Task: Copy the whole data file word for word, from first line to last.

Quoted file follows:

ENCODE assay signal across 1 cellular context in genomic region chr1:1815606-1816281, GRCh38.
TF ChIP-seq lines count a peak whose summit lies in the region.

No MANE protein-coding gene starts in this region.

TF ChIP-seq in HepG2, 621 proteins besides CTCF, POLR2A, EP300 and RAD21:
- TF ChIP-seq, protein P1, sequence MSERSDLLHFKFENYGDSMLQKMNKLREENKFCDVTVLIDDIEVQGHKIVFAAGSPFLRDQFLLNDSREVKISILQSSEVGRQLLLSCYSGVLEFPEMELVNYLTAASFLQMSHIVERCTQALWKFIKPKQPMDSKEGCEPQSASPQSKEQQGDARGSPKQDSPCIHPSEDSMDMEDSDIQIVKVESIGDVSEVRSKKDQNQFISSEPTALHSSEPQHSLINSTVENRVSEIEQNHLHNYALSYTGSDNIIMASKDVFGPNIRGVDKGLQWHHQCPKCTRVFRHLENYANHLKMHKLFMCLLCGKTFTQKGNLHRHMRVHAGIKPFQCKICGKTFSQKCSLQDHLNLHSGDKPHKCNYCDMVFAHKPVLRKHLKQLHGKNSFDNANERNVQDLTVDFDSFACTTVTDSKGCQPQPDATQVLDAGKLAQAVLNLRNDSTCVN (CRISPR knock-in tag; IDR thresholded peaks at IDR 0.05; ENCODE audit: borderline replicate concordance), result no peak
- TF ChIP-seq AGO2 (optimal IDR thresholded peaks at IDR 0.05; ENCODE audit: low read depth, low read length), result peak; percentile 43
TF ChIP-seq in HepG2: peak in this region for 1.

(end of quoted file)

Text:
ENCODE assay signal across 1 cellular context in genomic region chr1:1815606-1816281, GRCh38.
TF ChIP-seq lines count a peak whose summit lies in the region.

No MANE protein-coding gene starts in this region.

TF ChIP-seq in HepG2, 621 proteins besides CTCF, POLR2A, EP300 and RAD21:
- TF ChIP-seq, protein P1, sequence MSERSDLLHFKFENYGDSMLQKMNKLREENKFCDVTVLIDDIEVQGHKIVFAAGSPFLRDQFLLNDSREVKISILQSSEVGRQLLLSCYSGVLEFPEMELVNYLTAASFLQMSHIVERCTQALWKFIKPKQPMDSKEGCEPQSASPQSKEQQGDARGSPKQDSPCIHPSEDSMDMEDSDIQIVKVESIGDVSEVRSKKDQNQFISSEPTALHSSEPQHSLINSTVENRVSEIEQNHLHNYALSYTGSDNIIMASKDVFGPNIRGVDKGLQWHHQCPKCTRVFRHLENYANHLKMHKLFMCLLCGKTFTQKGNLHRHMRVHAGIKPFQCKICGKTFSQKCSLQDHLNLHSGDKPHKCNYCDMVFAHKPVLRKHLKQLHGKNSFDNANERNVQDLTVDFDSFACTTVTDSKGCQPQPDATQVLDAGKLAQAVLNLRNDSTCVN (CRISPR knock-in tag; IDR thresholded peaks at IDR 0.05; ENCODE audit: borderline replicate concordance), result no peak
- TF ChIP-seq AGO2 (optimal IDR thresholded peaks at IDR 0.05; ENCODE audit: low read depth, low read length), result peak; percentile 43
TF ChIP-seq in HepG2: peak in this region for 1.